Some reviewers have been pretty sniffy about the effects but I, in my naivety, was lost in admiration of the stupendous cinematography. And how the actors coped in the deep snow and freezing glacial rivers – yes, really in I can’t begin to understand. But, I can vouch for the authenticity of the setting; it was mostly filmed in the Rocky Mountains in British Columbia where we were recently. The filmmakers have captured the essence of Glass’ struggles, and the sheer grit needed to survive in this vast uncharted terrain, incredibly well. And the footage of him climbing inside the still-steaming carcass of a newly-dead eviserated horse for warmth, or being driven off the edge of a cliff, or being ripped and shaken by a grizzly, or guzzling raw buffalo liver, vividly convey the desperation that drove such pioneers, and the sheer forces of nature they faced.

So, a completely different scenario from my usual medical ethics work, huh? You’d think. But you’d be wrong. As was I!

Glass sees one of the trappers attempting to kill his beloved son. Would he be justified in killing the attacker if that would save the boy’s life?

When Glass is severely injured in the brutal grizzly bear attack, the trappers consider leaving the dying man behind to save their own lives. Would this be morally defensible?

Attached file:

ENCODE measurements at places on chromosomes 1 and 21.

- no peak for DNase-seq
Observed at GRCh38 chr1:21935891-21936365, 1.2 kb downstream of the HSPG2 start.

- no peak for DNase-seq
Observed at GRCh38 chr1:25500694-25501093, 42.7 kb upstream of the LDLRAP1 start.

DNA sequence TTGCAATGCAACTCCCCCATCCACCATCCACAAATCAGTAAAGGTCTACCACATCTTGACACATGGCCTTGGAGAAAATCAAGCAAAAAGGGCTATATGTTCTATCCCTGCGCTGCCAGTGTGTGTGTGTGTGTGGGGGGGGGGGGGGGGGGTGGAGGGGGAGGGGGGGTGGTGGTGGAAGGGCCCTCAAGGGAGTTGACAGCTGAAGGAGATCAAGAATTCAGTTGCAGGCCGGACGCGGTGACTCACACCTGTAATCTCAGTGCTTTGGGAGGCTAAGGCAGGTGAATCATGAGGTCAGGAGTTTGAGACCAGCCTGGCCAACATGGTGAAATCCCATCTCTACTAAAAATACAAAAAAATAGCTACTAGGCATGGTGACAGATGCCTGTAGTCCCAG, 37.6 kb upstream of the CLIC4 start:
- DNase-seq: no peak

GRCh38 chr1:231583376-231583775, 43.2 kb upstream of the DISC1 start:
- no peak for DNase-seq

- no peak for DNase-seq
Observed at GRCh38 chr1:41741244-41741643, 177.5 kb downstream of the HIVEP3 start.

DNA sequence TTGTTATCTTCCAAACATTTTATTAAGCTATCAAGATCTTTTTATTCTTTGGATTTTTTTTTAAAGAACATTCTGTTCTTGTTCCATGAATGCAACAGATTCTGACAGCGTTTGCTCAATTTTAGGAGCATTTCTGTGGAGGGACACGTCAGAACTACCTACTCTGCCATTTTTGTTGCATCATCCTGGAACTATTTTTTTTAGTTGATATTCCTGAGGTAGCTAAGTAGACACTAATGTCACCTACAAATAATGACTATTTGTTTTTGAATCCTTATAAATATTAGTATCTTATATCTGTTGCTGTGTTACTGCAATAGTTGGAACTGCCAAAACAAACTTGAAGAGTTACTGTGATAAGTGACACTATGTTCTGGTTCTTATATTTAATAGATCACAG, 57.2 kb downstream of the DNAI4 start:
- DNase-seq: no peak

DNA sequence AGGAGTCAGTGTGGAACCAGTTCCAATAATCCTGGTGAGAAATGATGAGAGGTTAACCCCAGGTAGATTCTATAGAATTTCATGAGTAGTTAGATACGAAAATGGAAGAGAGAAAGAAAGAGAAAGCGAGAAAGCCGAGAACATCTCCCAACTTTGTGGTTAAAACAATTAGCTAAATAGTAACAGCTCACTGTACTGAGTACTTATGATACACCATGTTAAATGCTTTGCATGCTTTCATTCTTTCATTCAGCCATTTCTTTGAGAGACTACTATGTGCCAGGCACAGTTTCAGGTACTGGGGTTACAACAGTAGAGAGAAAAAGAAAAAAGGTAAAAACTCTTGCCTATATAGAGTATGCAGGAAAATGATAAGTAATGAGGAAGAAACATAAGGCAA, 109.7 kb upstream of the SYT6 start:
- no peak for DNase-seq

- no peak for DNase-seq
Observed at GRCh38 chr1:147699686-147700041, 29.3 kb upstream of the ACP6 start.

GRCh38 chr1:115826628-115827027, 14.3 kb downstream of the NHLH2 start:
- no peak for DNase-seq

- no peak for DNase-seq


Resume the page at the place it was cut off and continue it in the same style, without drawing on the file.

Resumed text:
Some of the men feel it would be a humane thing to shoot Glass to put him out of his suffering after the bear attack. Would it be ethically right to do so?

Glass can’t speak but his eyes are open. One of the trappers tells him to blink if he wants to die. Glass stares back wide-eyed for ages but eventually blinks. Would this be deemed informed consent?

The chap deputed to actually shoot to kill, says someone should put a rag over the dying Glass’ eyes; he can’t do the deed looking into the face of a man he knows. What does this say about mercy killing?

When Glass eventually catches up with his son’s killer, a bloody fight ensues, but in the end Glass leaves vengeance to God, as one of the indigenous Indians taught him. Does this translate to today’s issues?

Just a few challenges to give you a flavour. But hey, it’s an absorbing film anyway. Enjoy!



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I hinted last week that I’d like to tell you about another dramatic exploration of an ethical issue which impressed me. So here goes.

Now, as you know, I’ve read a mini-library-full of books about suffering and the right to die and euthanasia and related issues, but the film Amour is one of the most affecting explorations of the topic I’ve encountered. I want to share it with you, but I should warn you that this blog does contain spoilers.